The dispersion curves illustrate the frequency location and width of the bandgap. However, the dispersion curves cannot provide a full explanation of the vibration characteristics of the finite periodic structure. To further illustrate the vibration transmission characteristics and validate the accuracy of the bandgap, an analysis of vibration transmission for the finite periodic structure is presented in this section.

The finite periodic metamaterial cylindrical shell consists of 25 unit cells arranged periodically in a 5 × 5 layout along the s and y directions. To determine the transmission coefficient along the ΓX direction, incident longitudinal waves along this axis direction are modeled by applying harmonic displacements Qinc=qinceiwt in the axis direction. The homogeneous parts are the transitional material connecting the periodic structure and the perfectly matched layers (PMLs). The PMLs are applied at both ends of the homogeneous part to prevent reflections by the scattering waves from the domain boundaries. Both the homogeneous parts and the PMLs have the same material parameters as the matrix. In addition, periodic boundary conditions are applied in the plane of the s direction.

The harmonic displacement response occurring along the interface between the homogeneous part and the periodic structure on the right side is represented by Qres=qreseiwt. The transmission coefficient should be defined as:


A frequency domain analysis sweeping from 0 to 800 Hz at intervals of 3 Hz was performed, and the simulated transmission coefficient as a function of frequency is plotted in Figure 3. The transmission coefficient agrees well with the corresponding dispersion curves of the unit cell, but the longitudinal wave transmission coefficient exhibits strong attenuation only at the start frequency of the bandgap, due to Fano-like interference phenomena. This shows that the metamaterial cylindrical shell structure has good vibration absorption characteristics.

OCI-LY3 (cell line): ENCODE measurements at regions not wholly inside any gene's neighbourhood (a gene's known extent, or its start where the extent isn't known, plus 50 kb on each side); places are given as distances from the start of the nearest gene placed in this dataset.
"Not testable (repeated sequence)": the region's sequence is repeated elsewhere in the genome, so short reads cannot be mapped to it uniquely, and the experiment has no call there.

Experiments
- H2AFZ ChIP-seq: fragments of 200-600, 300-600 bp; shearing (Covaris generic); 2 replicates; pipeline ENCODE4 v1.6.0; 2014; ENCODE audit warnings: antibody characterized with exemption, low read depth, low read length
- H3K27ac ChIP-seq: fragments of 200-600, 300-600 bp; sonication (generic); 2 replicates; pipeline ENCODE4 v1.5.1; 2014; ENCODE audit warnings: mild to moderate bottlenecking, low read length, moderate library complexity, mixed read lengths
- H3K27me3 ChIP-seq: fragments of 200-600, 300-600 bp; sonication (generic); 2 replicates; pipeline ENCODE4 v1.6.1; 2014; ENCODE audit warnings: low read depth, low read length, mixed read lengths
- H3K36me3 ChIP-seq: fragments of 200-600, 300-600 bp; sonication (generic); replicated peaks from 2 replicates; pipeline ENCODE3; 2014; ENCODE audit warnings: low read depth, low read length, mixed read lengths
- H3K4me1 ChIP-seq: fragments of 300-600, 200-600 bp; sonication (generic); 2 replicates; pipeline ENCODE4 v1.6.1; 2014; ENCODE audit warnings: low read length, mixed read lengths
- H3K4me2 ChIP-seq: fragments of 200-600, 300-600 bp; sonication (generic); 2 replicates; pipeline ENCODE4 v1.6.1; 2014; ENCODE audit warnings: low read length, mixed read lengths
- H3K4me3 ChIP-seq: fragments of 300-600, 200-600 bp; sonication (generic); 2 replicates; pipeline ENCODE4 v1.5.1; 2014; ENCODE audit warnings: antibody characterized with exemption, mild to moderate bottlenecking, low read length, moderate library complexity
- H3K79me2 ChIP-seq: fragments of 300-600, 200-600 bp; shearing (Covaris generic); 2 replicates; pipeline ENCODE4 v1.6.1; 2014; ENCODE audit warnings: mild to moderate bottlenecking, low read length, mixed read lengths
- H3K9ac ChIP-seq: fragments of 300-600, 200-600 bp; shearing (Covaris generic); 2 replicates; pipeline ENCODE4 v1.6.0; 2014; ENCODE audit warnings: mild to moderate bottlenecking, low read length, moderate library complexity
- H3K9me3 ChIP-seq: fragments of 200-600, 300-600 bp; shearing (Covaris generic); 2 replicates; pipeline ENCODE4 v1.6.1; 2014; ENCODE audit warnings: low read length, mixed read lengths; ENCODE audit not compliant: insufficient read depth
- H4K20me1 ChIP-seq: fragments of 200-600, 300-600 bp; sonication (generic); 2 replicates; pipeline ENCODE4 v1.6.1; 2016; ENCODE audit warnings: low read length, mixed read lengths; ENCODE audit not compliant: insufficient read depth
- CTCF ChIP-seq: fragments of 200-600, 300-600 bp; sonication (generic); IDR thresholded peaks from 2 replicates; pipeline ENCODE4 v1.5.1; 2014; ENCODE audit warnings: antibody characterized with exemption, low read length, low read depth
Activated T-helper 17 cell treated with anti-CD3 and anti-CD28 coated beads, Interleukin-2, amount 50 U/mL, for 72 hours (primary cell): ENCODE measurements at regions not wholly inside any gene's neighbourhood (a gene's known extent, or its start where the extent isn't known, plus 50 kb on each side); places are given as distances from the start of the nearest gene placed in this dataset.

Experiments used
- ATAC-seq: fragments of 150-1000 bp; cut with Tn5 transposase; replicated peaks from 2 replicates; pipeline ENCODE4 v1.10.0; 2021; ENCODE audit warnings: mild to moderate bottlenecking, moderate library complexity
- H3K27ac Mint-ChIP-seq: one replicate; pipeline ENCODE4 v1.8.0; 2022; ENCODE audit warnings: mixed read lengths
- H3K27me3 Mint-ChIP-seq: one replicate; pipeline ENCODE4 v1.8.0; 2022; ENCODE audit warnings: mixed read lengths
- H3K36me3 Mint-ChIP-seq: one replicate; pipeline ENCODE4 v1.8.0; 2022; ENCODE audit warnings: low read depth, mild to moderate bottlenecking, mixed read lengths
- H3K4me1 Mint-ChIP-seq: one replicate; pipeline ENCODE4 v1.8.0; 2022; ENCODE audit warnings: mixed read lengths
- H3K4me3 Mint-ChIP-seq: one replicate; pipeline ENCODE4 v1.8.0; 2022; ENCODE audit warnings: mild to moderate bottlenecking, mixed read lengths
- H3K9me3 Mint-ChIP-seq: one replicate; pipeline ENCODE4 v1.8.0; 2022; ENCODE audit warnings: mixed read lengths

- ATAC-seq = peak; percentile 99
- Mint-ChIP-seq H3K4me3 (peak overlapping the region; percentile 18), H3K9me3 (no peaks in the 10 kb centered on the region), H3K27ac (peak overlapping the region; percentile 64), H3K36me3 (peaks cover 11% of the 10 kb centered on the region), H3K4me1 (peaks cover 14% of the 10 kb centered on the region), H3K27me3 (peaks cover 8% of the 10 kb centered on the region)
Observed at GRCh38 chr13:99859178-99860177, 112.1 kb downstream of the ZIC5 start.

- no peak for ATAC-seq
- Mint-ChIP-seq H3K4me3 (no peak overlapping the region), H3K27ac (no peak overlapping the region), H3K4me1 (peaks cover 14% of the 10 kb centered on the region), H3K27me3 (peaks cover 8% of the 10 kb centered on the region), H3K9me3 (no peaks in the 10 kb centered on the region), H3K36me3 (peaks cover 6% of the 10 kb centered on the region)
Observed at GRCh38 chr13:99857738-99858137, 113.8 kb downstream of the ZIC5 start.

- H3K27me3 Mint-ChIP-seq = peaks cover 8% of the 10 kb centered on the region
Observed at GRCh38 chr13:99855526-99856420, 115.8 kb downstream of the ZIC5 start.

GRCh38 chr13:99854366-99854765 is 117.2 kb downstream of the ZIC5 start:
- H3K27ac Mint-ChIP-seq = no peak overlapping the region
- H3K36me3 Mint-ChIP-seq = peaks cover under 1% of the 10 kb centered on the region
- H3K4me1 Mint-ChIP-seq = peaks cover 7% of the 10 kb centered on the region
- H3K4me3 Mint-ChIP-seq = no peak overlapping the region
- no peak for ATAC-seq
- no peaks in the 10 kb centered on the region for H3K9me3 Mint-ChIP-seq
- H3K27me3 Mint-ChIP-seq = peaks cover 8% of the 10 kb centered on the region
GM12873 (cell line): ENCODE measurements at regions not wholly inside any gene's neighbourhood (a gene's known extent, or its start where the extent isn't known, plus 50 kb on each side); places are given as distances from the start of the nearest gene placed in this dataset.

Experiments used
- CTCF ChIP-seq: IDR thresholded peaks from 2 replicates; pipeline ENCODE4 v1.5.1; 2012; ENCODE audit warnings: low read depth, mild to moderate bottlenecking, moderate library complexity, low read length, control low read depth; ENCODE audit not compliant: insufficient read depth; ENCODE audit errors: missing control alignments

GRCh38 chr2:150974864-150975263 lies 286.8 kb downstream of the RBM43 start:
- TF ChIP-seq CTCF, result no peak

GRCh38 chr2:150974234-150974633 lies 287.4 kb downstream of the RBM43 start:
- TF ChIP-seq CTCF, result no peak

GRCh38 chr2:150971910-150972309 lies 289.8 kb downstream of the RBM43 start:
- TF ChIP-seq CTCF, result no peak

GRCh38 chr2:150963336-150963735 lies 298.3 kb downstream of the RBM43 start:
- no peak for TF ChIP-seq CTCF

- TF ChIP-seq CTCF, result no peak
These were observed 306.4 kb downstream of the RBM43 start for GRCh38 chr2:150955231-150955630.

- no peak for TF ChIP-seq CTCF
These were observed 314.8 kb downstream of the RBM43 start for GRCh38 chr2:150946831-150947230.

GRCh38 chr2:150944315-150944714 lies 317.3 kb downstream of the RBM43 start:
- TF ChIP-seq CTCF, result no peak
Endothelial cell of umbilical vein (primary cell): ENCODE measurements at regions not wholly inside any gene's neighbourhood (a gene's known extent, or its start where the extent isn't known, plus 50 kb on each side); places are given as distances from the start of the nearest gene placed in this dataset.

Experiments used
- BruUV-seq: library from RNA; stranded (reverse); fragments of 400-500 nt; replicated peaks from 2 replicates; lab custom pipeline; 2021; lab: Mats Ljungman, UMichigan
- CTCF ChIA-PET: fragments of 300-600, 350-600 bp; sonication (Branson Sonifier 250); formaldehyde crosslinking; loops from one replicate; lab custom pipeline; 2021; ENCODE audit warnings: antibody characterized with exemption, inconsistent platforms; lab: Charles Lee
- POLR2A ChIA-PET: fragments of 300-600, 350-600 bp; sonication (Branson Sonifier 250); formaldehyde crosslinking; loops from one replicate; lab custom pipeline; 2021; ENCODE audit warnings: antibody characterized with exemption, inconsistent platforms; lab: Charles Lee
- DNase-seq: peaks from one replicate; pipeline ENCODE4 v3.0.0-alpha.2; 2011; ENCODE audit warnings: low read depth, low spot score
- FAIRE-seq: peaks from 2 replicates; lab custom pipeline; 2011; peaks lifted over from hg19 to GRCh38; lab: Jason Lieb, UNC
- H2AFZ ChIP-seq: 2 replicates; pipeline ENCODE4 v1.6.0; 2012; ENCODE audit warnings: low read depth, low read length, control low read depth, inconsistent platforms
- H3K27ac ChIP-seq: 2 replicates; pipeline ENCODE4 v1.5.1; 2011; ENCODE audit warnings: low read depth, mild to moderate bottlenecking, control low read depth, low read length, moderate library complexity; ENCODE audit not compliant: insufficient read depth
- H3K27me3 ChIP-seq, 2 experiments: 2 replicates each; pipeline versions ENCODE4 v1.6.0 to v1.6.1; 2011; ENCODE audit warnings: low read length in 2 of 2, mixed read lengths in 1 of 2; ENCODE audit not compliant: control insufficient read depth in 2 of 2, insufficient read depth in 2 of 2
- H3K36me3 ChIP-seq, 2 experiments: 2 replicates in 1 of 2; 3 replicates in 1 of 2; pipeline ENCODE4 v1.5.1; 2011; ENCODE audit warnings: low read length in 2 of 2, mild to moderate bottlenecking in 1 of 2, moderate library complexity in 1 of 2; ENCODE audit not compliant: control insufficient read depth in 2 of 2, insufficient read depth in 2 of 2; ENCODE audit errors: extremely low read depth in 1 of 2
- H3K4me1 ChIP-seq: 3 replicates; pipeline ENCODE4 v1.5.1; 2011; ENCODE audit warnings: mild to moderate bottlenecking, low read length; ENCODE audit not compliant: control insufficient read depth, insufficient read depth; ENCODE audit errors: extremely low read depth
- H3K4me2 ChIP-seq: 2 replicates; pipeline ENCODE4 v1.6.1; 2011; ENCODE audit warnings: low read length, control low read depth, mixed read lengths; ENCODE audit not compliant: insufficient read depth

FIGURE 3. Longitudinal transmission coefficient of the cylindrical shell model with r1 = 10 mm.

4 The multiple-graded-resonator cylindrical shell

In this section, a cylindrical shell structure with multiple graded resonators, composed of scatterers with three different radii, is proposed in order to widen the longitudinal wave bandgaps. Additionally, the vibration transmission characteristics of this structure without a PML are verified via experiments.

As stated in the previous section, due to the presence of Fano-like interference in the metamaterial based on the local resonance mechanism, the longitudinal vibration transmission of the metamaterial only exhibits strong attenuation at the start frequency of the bandgaps. Therefore, we propose a multiple-graded-resonator cylindrical shell structure with a wider range of strong vibration attenuation, developed by combining three kind of metamaterial cylindrical shells with different start frequencies and locations, as shown in Figure 4A.


FIGURE 4. Cylindrical shell with multiple graded resonators: (A) the numerical model; (B) longitudinal transmission coefficient.